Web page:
Spunk at CalShakes

Dave and I saw Spunk at California Shakespeare Theater Friday night. It’s terrific! Full of life and spirit and color and playful invention, lots of music, and tons of heart. The show is based on three stories by Zora Neale Hurston (an author I’ve been meaning to get to know better for several years now, but haven’t actually read yet), adapted by George C. Wolfe.

Among other things, I am extremely grateful to be able to say now that I have seen Peter Callender jiving around the stage in a vivid red-orange zoot suit, which he does in the middle piece, “Story in Harlem Slang”. Not the usual sort of role for him, but he’s terrific.

I was a bit startled at first by the earthiness of some of the language, which even includes one use of nigger, flung as part of an insult from a black man to his wife, and several instances of Zigaboo, sometimes shortened to Jig, used very casually among the characters in “Story in Harlem Slang”, all of whom are black. I wasn’t shocked — like most people I know about my age, when I was a child I was taught that nigger was the worst kind of hate speech and never to be used under any circumstances whatsoever; but I’ve had a couple decades by now to get used to hearing young people of all races using it among themselves as though it were just teasing. All the same, I found it startling to hear the words used in a play set in the 1930s. Obviously, I have to assume that they’re in the play because they’re in Ms. Hurston’s stories, and that they’re in her stories because she heard them used in this way in the Harlem culture around her. So the use of those words in Ms. Hurston’s stories kind of skewers my perception that that kind of casual use was a recent thing.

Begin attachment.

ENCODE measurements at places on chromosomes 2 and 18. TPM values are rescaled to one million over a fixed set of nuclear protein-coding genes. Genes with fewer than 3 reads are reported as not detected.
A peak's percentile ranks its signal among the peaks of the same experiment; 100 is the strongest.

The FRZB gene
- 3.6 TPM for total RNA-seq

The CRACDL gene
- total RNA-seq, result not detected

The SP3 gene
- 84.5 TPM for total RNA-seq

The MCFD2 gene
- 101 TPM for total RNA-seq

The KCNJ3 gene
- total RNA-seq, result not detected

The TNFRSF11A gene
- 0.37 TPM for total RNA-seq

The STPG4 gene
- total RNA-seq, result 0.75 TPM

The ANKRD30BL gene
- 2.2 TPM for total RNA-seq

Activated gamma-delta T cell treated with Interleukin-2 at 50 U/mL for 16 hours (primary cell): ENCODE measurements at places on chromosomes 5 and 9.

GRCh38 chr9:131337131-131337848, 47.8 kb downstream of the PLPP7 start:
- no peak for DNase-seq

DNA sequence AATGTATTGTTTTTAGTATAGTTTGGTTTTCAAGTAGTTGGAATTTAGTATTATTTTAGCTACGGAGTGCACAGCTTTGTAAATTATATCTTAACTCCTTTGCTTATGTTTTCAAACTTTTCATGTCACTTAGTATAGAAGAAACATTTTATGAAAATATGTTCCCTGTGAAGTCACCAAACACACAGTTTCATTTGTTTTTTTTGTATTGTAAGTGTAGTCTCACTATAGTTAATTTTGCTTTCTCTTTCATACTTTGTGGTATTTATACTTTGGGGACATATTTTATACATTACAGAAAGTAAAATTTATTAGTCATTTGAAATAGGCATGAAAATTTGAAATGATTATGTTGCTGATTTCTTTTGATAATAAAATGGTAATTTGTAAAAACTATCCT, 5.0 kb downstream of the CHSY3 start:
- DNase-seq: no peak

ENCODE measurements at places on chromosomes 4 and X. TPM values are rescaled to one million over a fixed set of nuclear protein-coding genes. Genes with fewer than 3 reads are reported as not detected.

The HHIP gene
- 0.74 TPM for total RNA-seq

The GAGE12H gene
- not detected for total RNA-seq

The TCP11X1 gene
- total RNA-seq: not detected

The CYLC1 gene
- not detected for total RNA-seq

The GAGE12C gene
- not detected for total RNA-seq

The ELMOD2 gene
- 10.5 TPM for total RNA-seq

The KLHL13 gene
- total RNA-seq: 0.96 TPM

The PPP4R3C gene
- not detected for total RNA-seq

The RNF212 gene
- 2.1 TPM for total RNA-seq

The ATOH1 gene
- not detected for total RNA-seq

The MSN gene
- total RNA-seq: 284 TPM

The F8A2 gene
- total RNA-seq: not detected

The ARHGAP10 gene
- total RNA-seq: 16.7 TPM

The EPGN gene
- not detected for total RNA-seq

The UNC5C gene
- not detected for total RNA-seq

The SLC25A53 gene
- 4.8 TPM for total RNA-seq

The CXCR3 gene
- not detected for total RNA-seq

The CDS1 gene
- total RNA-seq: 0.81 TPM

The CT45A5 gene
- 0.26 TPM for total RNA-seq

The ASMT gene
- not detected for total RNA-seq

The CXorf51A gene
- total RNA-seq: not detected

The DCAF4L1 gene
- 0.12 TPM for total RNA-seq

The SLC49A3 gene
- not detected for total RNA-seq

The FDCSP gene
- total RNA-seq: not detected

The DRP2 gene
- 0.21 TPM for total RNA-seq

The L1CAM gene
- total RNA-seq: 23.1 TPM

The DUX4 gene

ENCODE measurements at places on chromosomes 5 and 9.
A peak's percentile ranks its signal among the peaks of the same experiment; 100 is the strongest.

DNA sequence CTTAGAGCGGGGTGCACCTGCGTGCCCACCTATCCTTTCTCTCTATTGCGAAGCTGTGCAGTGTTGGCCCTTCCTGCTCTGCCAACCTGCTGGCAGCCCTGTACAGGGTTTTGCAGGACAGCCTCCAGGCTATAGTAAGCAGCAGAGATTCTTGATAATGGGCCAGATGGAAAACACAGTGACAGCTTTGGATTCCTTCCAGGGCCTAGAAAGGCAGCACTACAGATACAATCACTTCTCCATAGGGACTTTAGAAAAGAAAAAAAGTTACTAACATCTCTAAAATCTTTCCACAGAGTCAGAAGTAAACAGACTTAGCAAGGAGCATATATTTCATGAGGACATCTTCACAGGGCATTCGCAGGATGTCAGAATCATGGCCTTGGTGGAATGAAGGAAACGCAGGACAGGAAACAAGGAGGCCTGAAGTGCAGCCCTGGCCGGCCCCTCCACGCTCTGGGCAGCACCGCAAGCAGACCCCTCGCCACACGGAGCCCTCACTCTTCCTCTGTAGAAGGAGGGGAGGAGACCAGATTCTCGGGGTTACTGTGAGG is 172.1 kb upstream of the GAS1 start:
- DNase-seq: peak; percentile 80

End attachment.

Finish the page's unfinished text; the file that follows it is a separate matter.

Anyway, I don’t want to make too much to make out of a few words. Overall, the language in the play is vibrant with life and color, and I’m looking forward to reading the play so I can savor it better — the second piece in particular is loaded with unusual turns of phrase that rush by, one after the other.

I thought Peter Callender was a standout as Sykes, a tyrannical (and cheating) husband. But everyone in the cast is terrific, and they all get their turns to shine. Dawn Hall makes the emotional journey of Sykes’s long-suffering wife vivid, both moving and very funny. Dawn L. Troupe sings many of the songs in the play, and beautifully. Tyee Tilghman is a hoot in the second story as a hick who comes to Harlem and becomes a suave ladies’ man. Aldo Billingslea and Omoze Idehenre give complex and endearing performances in the third story (the best of the three, it seems to me), “The Gilded Six-Bits”, as Joe and Missie May, a pair of newlyweds whose happiness is troubled by the temptations of higher living. (It’s a really beautiful piece of writing, too.)

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